Dr. Bobby Chhabra, a fellowship-trained hand surgeon, serves the Department of Orthopedic Surgery at the University of Virginia in his capacities as chair and Lillian T. Pratt distinguished professor. In this role and as team doctor for UVA’s sports programs, Dr. Bobby Chhabra provides upper extremity care for patients who have experienced athletic injuries.
According to research, sport injuries to the upper extremities rank highly in frequency, second only to those of the knee. In fact, a study published in the British Journal of Sports Medicine indicates that while knee trauma accounts for about 28 percent of sports injuries, upper extremity trauma is not far behind at 23 percent. In terms of specific body parts, injuries are most common to the shoulder but also often occur in the wrist or elbow.
In the case of the shoulder, athletes can harm themselves by way of repetitive, stressful motions that occur in such sports contexts as swimming, pitching a baseball, or lifting weights. As a result, athletes can incur injuries in two main shoulder-harm categories.
The first, called instability, occurs when the shoulder joint gets knocked out of position, sometimes giving rise to dislocation. The second, called impingement, happens when muscles scrape on the acromion, a portion of the shoulder blade.
Dr. Bobby Chhabra, chair of the Department of Orthopaedics at the University of Virginia, also leads as division head of the department’s hand and upper extremity surgery practice. Dr. Bobby Chhabra further applies his expertise as a hand surgery consultant for the University of Virginia’s Department of Athletics, having treated numerous sports-related injuries related to the upper extremities.
The term “skier’s thumb” refers to an injury of the ulnar collateral ligament (UCL) of the thumb. As its name indicates, it most commonly occurs as a result of a fall in downhill skiing, when the force of impact causes the ski pole to pull on and even tear the ligament. This level of force is unlikely to be present when a patient falls on an empty hand, though it is possible for any injury that cause a backward or sideways bend of the thumb to sufficiently stress the ligament.
If the ligament is only partially torn, the patient may be able to fully recover with immobilization of the thumb. If a full rupture is present, surgery is typically necessary. The surgeon will make a small cut in the thumb to expose the UCL, to which he or she will then apply sutures that re-attach ligament to bone.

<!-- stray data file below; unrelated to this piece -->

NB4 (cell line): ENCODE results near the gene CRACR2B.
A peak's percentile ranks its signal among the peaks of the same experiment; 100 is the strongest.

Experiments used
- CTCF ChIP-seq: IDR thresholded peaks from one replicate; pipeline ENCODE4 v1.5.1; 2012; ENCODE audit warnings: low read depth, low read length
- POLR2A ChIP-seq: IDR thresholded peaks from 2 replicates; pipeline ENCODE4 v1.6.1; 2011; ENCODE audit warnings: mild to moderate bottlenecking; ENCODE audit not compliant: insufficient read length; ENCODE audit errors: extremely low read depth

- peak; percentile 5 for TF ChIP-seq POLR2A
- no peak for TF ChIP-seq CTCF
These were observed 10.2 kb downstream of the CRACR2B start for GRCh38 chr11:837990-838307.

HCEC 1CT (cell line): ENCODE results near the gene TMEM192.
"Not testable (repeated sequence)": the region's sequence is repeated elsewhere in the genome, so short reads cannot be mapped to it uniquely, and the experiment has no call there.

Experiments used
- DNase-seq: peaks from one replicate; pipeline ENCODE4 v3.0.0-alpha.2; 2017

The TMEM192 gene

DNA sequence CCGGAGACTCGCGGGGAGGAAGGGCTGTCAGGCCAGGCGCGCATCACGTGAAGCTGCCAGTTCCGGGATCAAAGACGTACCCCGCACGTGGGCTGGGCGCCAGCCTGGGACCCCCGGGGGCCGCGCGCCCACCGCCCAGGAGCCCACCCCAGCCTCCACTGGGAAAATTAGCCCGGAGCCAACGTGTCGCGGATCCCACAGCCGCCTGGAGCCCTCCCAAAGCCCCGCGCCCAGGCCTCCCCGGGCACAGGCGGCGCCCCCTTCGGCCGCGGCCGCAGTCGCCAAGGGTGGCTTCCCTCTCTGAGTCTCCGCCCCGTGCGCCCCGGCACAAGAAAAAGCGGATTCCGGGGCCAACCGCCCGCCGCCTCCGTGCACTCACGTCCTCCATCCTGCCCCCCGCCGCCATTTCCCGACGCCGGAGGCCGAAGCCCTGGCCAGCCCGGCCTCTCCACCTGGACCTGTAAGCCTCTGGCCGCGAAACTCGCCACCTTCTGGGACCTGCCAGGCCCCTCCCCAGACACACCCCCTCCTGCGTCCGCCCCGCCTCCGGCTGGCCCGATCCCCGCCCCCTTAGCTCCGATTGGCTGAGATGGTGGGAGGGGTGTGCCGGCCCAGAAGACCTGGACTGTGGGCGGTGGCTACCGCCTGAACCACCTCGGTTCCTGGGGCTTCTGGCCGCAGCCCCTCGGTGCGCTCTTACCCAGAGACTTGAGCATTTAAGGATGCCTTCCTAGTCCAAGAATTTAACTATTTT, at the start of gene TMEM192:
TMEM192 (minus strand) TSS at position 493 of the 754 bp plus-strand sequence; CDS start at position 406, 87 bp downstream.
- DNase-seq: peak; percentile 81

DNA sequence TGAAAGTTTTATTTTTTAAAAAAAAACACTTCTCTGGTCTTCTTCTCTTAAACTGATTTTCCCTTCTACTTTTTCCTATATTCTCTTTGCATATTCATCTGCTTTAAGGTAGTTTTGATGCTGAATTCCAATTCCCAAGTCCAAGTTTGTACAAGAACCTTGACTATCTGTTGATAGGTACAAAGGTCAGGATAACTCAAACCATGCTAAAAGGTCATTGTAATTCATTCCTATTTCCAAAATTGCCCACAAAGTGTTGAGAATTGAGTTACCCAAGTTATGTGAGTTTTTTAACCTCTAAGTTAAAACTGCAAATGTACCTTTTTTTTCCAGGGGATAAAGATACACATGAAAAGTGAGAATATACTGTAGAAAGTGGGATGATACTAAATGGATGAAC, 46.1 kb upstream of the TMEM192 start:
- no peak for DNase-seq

Most patients recover full thumb strength following UCL surgery. In the occasional cases that end in chronic instability, a follow-up fusion procedure may be necessary to guard against the development of arthritis.
An MD graduate of the University of Virginia School of Medicine, Dr. Bobby Chhabra serves as a professor and chair of the Department of Orthopaedic Surgery at University of Virginia Health Systems. In addition to his current faculty appointment, Dr. Bobby Chhabra also maintains membership in the American Academy of Orthopaedic Surgeons (AAOS).
For more than three decades, the Orthopaedic Knowledge Update (OKU), published by the AAOS), has served as the seminal resource for orthopaedic medicine and an invaluable tool for physicians studying for their certification exams. AAOS recently published the 12th edition of this volume, which, rather than serving as a minor update to the 11th, contains brand new information pertaining to cutting-edge clinical research and other useful information.
The new volume is available for purchase online at aaos.org/OKU, or via telephone at (800) 626-6726. The book comes in print or eBook version, with packages that include both. Those interested can also purchase the complete 12-volume history of the OKU in digital format.
Dr. Bobby Chhabra is a longtime hand surgeon who holds responsibilities with the University of Virginia Health System as endowed chair of orthopedic surgery. Dr. Bobby Chhabra has a particular professional interest in congenital hand deformities, which present themselves in infants from birth and range from thumb duplication to syndactyly.
Also known as webbed fingers, syndactyly involves two or more fingers not separating while the baby is developing in the womb. Typically an issue of the ring and middle fingers, the condition is characterized as a complete syndactyly when the fingers are totally fused. In other cases, the fingers may be characterized as incomplete syndactyly, as they are only partially fused.
Another type of the condition known as complex syndactyly extends the digit fusion to more fingers. This relatively rare condition is most common in Caucasian children and is twice as prevalent in boys as girls. Webbed fingers may also be an attribute of symbrachydactyly, which involves hand underdevelopment and includes missing or small fingers.